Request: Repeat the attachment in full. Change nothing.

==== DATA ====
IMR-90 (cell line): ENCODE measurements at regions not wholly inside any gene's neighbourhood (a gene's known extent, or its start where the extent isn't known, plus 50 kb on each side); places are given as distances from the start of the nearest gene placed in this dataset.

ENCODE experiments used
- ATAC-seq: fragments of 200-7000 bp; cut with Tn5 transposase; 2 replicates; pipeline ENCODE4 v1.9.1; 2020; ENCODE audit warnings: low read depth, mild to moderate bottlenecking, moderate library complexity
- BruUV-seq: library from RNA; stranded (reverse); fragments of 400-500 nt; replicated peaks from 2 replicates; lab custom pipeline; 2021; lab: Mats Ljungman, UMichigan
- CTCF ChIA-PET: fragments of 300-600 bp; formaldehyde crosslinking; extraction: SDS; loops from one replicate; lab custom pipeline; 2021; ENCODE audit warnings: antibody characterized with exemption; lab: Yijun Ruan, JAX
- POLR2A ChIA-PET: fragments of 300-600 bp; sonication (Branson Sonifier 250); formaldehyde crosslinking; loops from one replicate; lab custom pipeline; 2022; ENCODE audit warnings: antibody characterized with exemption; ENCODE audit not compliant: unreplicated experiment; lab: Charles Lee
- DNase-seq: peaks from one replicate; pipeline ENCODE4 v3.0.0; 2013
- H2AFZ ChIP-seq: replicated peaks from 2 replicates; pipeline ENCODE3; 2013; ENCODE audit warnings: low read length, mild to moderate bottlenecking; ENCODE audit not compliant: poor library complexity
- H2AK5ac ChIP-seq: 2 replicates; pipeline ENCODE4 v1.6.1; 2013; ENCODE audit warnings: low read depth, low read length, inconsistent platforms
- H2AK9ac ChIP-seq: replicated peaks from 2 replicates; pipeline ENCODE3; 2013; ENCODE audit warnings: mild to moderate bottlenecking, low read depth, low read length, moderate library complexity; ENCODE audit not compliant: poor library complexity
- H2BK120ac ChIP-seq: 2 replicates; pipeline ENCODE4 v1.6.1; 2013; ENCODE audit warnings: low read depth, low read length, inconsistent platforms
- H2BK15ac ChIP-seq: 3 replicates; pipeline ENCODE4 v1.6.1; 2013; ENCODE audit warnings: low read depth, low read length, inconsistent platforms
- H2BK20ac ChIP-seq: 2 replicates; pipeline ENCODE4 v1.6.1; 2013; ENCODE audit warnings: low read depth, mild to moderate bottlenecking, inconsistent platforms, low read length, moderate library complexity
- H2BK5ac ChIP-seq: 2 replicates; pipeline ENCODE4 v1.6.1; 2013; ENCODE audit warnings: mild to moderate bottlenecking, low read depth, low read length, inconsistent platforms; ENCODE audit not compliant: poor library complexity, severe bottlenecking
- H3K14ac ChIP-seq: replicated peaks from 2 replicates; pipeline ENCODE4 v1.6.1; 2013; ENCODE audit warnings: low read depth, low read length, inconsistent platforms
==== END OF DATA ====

IMR-90 (cell line): ENCODE measurements at regions not wholly inside any gene's neighbourhood (a gene's known extent, or its start where the extent isn't known, plus 50 kb on each side); places are given as distances from the start of the nearest gene placed in this dataset.

ENCODE experiments used
- ATAC-seq: fragments of 200-7000 bp; cut with Tn5 transposase; 2 replicates; pipeline ENCODE4 v1.9.1; 2020; ENCODE audit warnings: low read depth, mild to moderate bottlenecking, moderate library complexity
- BruUV-seq: library from RNA; stranded (reverse); fragments of 400-500 nt; replicated peaks from 2 replicates; lab custom pipeline; 2021; lab: Mats Ljungman, UMichigan
- CTCF ChIA-PET: fragments of 300-600 bp; formaldehyde crosslinking; extraction: SDS; loops from one replicate; lab custom pipeline; 2021; ENCODE audit warnings: antibody characterized with exemption; lab: Yijun Ruan, JAX
- POLR2A ChIA-PET: fragments of 300-600 bp; sonication (Branson Sonifier 250); formaldehyde crosslinking; loops from one replicate; lab custom pipeline; 2022; ENCODE audit warnings: antibody characterized with exemption; ENCODE audit not compliant: unreplicated experiment; lab: Charles Lee
- DNase-seq: peaks from one replicate; pipeline ENCODE4 v3.0.0; 2013
- H2AFZ ChIP-seq: replicated peaks from 2 replicates; pipeline ENCODE3; 2013; ENCODE audit warnings: low read length, mild to moderate bottlenecking; ENCODE audit not compliant: poor library complexity
- H2AK5ac ChIP-seq: 2 replicates; pipeline ENCODE4 v1.6.1; 2013; ENCODE audit warnings: low read depth, low read length, inconsistent platforms
- H2AK9ac ChIP-seq: replicated peaks from 2 replicates; pipeline ENCODE3; 2013; ENCODE audit warnings: mild to moderate bottlenecking, low read depth, low read length, moderate library complexity; ENCODE audit not compliant: poor library complexity
- H2BK120ac ChIP-seq: 2 replicates; pipeline ENCODE4 v1.6.1; 2013; ENCODE audit warnings: low read depth, low read length, inconsistent platforms
- H2BK15ac ChIP-seq: 3 replicates; pipeline ENCODE4 v1.6.1; 2013; ENCODE audit warnings: low read depth, low read length, inconsistent platforms
- H2BK20ac ChIP-seq: 2 replicates; pipeline ENCODE4 v1.6.1; 2013; ENCODE audit warnings: low read depth, mild to moderate bottlenecking, inconsistent platforms, low read length, moderate library complexity
- H2BK5ac ChIP-seq: 2 replicates; pipeline ENCODE4 v1.6.1; 2013; ENCODE audit warnings: mild to moderate bottlenecking, low read depth, low read length, inconsistent platforms; ENCODE audit not compliant: poor library complexity, severe bottlenecking
- H3K14ac ChIP-seq: replicated peaks from 2 replicates; pipeline ENCODE4 v1.6.1; 2013; ENCODE audit warnings: low read depth, low read length, inconsistent platforms